For all the Mad Men backgrounder you'll ever need, check out this book, one of ECW Press's Pop Culture Guides. Packed with episode-guides, behind-the-scenes scoops and cast biographies, the guide also offers fascinating sociological context and cultural analysis. The details of historical ad campaigns that are woven into the show’s storylines are provided—, such as Volkswagen Beetle’s landmark “Think Small” campaign, the Nixon/Kennedy presidential push, and the creation of Lucky Strike’s "“It’s toasted” slogan. From a review in Scene Magazine: "For new viewers of Mad Men, this is a good primer for the show. But for fans, it's a book that will ultimately sell itself." 

The Age of Persuasion, by Terry O'Reilly and Mike Tennant: 

O'Reilly might be Canada's best-known (only?) ad-man celebrity, known for a long career in the advertising business but also for his CBC radio shows about the technicals ins and outs of the world so glamourized by Don and Roger. Ok, by Joan. In this book, based on his original CBC series, O'Reilly uses his own experience, as well as historical and sociological details, to show how our culture has been shaped by the advertising all around us. The book also delves into the Mad Men era of the 1960s to give a fuller picture of the world depicted on the show. 

The Girl in Saskatoon, by Sharon Butala: 

This true story of the murder of Alexandra Wiwcharuk in 1962 Saskatoon is as close to philosophy as true crime ever gets, and Butala gives a vivid portrayal of what it was to be a woman during that decade. In her narrative, she links the crime to its era. The day after Alex’s disappearance, she notes, Marilyn Monroe would sing her infamous “Happy Birthday” to the US President. Butala continues, “By August, Marilyn, too, would be dead, the world offering certain undeniable benefits to pretty women, being also very hard on them.”

The Edible Woman, by Margaret Atwood: 

While the protagonist of Atwood's first novel doesn't work at Sterling Cooper, her adventures in market research map well onto Mad Men's themes, plus the novel has a whole lot to say about the nightmare of being a young woman in the workplace. The Edible Woman is about consequences, natural and otherwise, of being a participant in a consumer-driven society, and also a hilarious biting(!) satire.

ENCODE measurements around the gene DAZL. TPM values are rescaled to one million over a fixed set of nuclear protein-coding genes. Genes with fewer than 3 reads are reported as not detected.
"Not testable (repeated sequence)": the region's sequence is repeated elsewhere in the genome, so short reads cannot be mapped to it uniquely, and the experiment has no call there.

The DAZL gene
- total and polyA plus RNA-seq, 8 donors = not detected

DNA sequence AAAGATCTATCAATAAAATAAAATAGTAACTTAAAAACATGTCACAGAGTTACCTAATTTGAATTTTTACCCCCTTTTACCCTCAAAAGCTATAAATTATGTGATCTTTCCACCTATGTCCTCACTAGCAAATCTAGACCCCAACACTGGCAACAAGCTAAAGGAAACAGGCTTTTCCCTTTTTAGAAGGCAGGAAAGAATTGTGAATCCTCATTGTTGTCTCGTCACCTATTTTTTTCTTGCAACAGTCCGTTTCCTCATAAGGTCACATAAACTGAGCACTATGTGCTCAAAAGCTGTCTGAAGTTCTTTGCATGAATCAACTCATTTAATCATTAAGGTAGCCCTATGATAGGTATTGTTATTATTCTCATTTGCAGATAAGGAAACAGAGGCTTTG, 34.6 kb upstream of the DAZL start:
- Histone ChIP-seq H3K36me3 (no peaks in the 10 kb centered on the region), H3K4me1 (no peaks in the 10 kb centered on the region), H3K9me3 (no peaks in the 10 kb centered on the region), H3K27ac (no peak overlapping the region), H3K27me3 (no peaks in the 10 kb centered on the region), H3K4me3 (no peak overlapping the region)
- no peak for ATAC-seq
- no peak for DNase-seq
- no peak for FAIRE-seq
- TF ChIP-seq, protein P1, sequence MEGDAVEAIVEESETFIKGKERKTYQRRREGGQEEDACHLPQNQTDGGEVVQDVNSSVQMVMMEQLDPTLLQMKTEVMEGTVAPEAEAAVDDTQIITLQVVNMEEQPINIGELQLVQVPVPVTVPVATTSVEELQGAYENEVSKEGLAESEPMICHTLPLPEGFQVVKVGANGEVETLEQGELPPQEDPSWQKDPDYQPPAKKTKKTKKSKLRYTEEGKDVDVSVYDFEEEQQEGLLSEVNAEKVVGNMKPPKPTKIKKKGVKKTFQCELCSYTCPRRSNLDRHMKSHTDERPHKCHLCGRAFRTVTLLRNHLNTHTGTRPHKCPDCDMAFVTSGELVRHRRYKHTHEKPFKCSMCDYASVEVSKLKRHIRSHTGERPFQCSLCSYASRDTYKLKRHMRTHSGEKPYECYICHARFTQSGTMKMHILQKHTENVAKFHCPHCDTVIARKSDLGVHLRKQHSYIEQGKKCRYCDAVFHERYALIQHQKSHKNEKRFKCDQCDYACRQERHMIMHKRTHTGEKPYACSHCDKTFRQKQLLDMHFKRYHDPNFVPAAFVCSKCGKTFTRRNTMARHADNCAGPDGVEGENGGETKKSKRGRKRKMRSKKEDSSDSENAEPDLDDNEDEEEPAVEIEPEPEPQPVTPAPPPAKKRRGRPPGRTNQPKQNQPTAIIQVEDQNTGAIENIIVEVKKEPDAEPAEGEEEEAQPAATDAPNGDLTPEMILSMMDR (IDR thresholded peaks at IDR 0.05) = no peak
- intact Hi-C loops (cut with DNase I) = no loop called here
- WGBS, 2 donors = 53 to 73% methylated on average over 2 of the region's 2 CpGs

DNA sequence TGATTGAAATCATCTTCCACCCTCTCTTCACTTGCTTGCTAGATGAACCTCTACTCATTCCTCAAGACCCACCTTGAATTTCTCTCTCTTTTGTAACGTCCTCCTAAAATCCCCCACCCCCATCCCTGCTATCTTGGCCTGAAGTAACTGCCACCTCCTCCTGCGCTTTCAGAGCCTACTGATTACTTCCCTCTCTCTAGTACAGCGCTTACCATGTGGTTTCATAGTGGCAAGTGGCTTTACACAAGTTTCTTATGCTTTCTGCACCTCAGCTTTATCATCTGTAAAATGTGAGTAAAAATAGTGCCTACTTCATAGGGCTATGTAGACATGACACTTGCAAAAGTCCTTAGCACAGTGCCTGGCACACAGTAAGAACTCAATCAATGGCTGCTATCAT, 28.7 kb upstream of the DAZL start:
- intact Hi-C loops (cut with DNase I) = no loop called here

Designing Fictions, by Michael L. Ross

The final chapter of the book—which examines whether imaginative fiction has the latitude to critique advertising as an industry and as a literary form—considers Mad Men, where the tension between artistic and commercial pressures is especially acute. Written in a straightforward style for a wide audience of readers, Designing Fictions argues that the impact of advertising is universal and discussions of its significance should not be restricted to a narrow group of specialists

Wood by Jennica Harper: 

"The Sally Draper Poems" make up the final section of Wood, which was recently nominated for the Dorothy Livesay Poetry Prize. in these poems, Harper imagines Sally into the future reflecting on her complicated relationships with her parents, but mostly with her father. From "Sally Draper Struggles to Buy a Christmas Gift":

He might wear a tie,
but I can’t bear to buy
him something so dull.
So I choose The Spy
Who Came In From the Cold.
Maybe he’ll see
the symbolism –
a man wanting
out. Hope. The girl.
And if not,
maybe he’ll at least
wonder
why this book, what does it mean,
and he’ll realize I’m
interesting.

April 9, 2014